G.K. Chesterton, referring to a thief, once wrote in his Father Brown mystery series, “I caught him, with an unseen hook and an invisible line which is long enough to let him wander to the ends of the world, and still to bring him back with a twitch upon the thread.” — The Innocence of Father Brown (1911)
James Dombrowski of Sacred Heart Parish in Polonia has been an evangelist for most of his life, as Christ asks us all to be. Born into a large Catholic family of Polish descent, James’ family devotions would prove to be God’s “unseen hook,” keeping him on the line throughout the earlier years of his life. Although James would eventually go to the “ends of the world” to a degree, the hook was set deep and eventually James was brought back to the full grace freely offered by Christ and His Church.
James’ early childhood in rural Wisconsin was full of hard work, fun, faith and family. “We grew up on a dairy farm living two miles from my grandparents,” says James. “They technically had legal custody over us, so we could go to Catholic school—that is how important Catholic education was to my family. My dad had 11 brothers and sisters, so it was like a big party at my grandparents every weekend with all my cousins.”
James’ father set the tone of their religious upbringing. “My dad was the head of our family as far as our religious life goes,” says James. “Although I didn’t respect that then, he planted the seeds that took root later on in life. As far as I can remember, we said a daily rosary without fail. We were also saying Divine Mercy Chaplets every day. It has been a part of our family as far as I can remember, and is still one of my big devotions. I say a couple a day. It is a nice short prayer and the benefits of it are immense.”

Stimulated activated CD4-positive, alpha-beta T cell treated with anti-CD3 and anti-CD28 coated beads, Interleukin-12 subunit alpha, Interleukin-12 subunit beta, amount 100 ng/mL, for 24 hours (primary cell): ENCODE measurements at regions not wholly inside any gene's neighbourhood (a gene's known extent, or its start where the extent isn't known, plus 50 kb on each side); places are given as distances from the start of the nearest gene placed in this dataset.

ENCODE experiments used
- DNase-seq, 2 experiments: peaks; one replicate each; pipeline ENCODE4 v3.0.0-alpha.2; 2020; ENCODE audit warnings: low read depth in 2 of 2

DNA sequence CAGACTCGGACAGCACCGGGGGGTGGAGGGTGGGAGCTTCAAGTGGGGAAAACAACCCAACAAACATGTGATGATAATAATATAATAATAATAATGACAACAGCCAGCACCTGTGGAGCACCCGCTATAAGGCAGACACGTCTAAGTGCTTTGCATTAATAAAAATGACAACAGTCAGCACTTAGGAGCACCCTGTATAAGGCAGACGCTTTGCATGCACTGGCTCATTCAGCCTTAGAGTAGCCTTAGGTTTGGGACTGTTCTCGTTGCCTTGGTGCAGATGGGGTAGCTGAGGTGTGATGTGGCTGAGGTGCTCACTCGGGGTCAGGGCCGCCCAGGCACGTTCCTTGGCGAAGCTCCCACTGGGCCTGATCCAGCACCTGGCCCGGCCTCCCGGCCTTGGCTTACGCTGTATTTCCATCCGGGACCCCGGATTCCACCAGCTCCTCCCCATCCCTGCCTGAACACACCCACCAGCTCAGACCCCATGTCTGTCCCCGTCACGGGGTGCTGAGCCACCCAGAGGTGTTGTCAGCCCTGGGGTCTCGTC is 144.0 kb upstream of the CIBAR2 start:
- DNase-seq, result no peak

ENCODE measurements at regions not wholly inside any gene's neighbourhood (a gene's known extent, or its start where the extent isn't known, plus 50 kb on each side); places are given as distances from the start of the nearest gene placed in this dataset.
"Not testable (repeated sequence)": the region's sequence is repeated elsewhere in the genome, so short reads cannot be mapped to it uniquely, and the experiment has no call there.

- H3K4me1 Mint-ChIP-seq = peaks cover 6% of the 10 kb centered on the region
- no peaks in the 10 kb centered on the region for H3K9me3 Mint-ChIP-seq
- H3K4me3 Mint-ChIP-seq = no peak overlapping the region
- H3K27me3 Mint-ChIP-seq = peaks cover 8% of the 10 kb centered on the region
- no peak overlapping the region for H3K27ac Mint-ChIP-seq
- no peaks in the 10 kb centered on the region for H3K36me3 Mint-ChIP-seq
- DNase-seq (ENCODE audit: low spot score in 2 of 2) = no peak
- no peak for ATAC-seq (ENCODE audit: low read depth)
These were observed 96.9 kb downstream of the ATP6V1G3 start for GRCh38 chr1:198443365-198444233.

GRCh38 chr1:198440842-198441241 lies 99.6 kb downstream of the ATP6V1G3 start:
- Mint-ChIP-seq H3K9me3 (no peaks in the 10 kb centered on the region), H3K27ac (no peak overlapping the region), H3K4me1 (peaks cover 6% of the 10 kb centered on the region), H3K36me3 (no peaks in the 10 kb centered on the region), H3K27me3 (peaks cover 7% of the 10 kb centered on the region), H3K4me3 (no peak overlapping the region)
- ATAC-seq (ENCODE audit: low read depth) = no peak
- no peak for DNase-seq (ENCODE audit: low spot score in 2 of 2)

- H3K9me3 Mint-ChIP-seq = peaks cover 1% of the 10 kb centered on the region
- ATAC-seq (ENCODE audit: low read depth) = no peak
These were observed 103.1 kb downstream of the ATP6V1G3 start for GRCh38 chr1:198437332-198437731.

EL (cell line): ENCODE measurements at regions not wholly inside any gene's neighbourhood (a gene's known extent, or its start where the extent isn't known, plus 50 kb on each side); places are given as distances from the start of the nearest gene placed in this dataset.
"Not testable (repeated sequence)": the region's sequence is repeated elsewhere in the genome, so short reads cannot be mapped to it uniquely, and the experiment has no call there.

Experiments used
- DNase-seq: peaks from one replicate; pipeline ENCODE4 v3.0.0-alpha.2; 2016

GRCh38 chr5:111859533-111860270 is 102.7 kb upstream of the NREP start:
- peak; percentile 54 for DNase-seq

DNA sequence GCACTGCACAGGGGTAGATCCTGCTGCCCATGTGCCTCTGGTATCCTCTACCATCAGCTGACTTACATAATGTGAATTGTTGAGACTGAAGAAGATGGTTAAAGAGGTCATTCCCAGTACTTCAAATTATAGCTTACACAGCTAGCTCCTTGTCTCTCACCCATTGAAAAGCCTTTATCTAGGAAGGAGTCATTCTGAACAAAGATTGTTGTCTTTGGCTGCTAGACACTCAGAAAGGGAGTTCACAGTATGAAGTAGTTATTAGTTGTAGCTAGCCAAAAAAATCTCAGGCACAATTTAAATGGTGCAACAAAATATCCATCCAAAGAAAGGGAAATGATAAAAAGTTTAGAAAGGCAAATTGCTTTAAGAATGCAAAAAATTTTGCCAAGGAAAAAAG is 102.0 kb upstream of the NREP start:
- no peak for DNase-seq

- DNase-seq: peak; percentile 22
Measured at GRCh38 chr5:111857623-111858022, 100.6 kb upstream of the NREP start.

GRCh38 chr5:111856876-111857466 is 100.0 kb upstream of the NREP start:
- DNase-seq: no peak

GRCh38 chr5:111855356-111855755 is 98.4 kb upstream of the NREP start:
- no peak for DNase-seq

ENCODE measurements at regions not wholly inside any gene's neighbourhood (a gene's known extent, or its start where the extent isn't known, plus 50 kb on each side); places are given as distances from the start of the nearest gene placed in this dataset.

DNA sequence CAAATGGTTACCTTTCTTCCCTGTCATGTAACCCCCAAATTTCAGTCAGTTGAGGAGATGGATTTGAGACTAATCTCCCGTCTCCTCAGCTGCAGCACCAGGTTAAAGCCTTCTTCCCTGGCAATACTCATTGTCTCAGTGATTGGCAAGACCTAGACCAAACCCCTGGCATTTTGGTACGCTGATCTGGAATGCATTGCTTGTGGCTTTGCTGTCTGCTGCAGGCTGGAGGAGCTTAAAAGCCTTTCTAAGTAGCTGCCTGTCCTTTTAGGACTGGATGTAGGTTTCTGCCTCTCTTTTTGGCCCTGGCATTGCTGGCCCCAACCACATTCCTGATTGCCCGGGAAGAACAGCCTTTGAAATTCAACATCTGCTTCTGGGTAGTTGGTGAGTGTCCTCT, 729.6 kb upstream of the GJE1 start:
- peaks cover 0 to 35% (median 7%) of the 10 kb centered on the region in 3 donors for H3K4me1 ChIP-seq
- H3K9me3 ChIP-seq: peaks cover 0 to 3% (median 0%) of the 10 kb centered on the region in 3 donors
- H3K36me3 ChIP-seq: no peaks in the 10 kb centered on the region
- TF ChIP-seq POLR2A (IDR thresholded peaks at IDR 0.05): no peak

I prayed, ‘God, I want things to change, I want you to be a bigger part of my life,’ and it felt like I was finally unwrapping this gift I had been given at my baptism, my first Communion and my confirmation.
I chose to accept God from that day forward.
God initially “hooked” James through the power and grace of the Divine Mercy Chaplet. “I was at my grandparents, getting ready to go camping with one of my cousins,” says James. “I was sitting next to my grandpa when all of a sudden he fell back in his chair and started having a heart attack. At 9 years old, I was shocked and thought, ‘What is happening?’ All that really came to mind was my dad teaching us about the Divine Mercy Chaplet. He taught us we should always say it next to a dying person’s bedside. It could make all the difference for them. As my sisters and aunt were carrying him to the couch and trying to do CPR, I knelt next to him and started praying the Divine Mercy Chaplet. That event did not particularly change me in that moment of my life, but feeling his soul leave his body as I was praying; God did get a hold of me in some sense. I was given a deeper understanding of life and death and that God exists.
“After that moment with my grandfather, it wasn’t like I was some holy kid,” says James. “We were still looking to get into trouble like other kids. I was never really falling away from the Church, but it was not a priority and I was not going to let God drag down my ‘fun.’ There was never a time where I did not go to church, but there was very limited belief. I still led a very worldly life that the culture was telling me to live. After a lot of partying, I just started feeling unfulfilled, but I was certainly continuing to rebel from my Faith.”